# Calculation Methods for Winemaking Adjustments

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## Introduction

The ability to calculate accurate adjustments in winemaking empowers the winemaker to meet precise goals. This is of increased importance when a winemaker wishes to control certain winemaking parameters. Some winemakers are, however, daunted by the mathematics this might involve. The following article outlines simple mathematical approaches to common winemaking adjustments.

## Sugar

It is often required that a must or wine be chaptalised (i.e., have sugar added to it). As sugar is added to a must/wine, the volume of the must/wine changes due to the addition. This volumetric increase can significantly off-set the concentration of sugar in the liquid. Thus, when calculating sugar additions to meet a target sugar concentration, both the quantity of the addition and the volume change should be taken into account. The following calculation assumes that the addition of 1600 g of sugar to must/wine raises the volume by 1 litre. This value has proved to be relatively accurate in practise.

The amount of sugar, A, to add to a must of volume, Vi, and sugar content, Si, is equal to: where
A = the quantity of sugar to add to the must [g]
Vi = the initial volume of must [L]
Si = the initial sugar concentration in the must [g/l]
Sf = the desired (final) sugar concentration in the must [g/l]
b = number of grams of sugar required to raise volume by 1 litre [g] = 1600
Note: the b factor here has been determined from a number of winemaking sources and, whilst volume changes due to sugar additions are not strictly linear, the value of 1600 is relatively accurate for use over a wide range of typical sugar additions in winemaking.

Following the addition, the final volume of must, Vf, will be approximately: For example, the SG of the must is 1.030. From the table (first table under Hydrometer/Sugar/Alcohol Tables) this is approximately equivalent to 83 g/l of dissolved sugar. It is desired to take the must to SG 1.090, which is approximately equivalent to 242 g/l of dissolved sugar. The volume of the must is 12 litres.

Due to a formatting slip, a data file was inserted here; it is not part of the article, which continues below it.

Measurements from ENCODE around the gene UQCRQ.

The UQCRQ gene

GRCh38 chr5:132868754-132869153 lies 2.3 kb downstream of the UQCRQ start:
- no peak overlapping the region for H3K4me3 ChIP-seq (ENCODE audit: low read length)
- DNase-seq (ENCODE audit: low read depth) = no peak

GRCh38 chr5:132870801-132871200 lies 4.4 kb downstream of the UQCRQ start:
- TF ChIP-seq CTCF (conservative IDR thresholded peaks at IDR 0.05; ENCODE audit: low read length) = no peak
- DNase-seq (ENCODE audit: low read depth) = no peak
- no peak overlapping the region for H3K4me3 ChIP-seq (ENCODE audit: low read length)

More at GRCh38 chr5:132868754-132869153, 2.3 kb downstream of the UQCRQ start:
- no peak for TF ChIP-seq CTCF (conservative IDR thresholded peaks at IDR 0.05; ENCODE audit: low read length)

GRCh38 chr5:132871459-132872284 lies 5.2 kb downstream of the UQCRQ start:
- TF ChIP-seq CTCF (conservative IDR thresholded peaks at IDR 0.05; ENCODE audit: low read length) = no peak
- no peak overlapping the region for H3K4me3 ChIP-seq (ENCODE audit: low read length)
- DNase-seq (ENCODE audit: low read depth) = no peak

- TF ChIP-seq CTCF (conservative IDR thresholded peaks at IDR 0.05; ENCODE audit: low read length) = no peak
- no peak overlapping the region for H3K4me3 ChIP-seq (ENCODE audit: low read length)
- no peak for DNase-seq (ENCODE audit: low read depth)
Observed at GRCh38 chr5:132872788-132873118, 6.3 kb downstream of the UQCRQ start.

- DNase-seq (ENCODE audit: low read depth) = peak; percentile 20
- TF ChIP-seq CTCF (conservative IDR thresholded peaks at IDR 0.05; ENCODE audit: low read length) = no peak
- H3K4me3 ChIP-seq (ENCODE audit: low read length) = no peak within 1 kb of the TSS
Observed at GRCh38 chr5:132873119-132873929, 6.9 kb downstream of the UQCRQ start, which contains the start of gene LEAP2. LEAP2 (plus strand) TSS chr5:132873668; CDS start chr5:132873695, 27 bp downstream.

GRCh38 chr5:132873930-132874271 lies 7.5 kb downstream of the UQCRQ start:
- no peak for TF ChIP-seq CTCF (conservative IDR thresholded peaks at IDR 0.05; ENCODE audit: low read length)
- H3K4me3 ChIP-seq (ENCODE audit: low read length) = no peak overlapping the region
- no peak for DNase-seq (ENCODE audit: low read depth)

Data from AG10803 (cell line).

Using the second equation above, the quantity of sugar required to make this SG rise is: Thus, 2248 grams of sugar are required to make this SG rise. The must volume after this addition has been made will be: Thus, when the SG has been raised to 1.090 with the addition of 2248 g sugar, the new volume of the must will be 13.4 litres.

## Inverse Stock Solution Make-up Calculation

Sometimes a winemaker wishes to make up a stock solution such that a specific volume of stock solution will result in a particular increase of a compound in a given volume of must/wine.

The total stock solution volume will be T (ml). It is desired that the stock solution will deliver D (mg/l) of compound when S (ml) of this stock solution is added to V (litres) of must/wine. The stock solution is made by weighing out Q (mg) of compound and adding water to volume T, where Q is: For example, it is desired that bentonite be added to a must/wine at a rate of 20 mg/l when 5 ml of 500 ml bentonite slurry solution is added to a 30 L volume.
T = 500 ml
V = 30 L
D = 20 mg/l
S = 5 ml To make the solution, weigh out 60 g of bentonite and make up the volume to 500 ml with water. A 5 ml dose of this slurry will add 20 mg/l bentonite to a 30 L volume of must/wine.

## Blending

Wine A has an abv/TA of Ca, and wine B has an abv/TA of Cb. It is desired to add wine B to wine A to achieve an abv/TA of Ct. Wine A has a volume Va and wine B has a volume Vb. What volume (V) of wine B is required to be added to the total volume Va of wine A to achieve this? This can be used for alcohol or TA. Note that this is not applicable to pH due to the impact of buffering compounds in wine.

For example, wine A has a TA of 4 g/l and wine B has a TA of 10 g/l. It is desired to add enough of wine B to wine A to obtain a TA of 6 g/l. There is 20 L of wine A. Thus, 34 L of wine B must be added to the 25 L of wine A to obtain the desired TA of 6 g/l in the blended wine.

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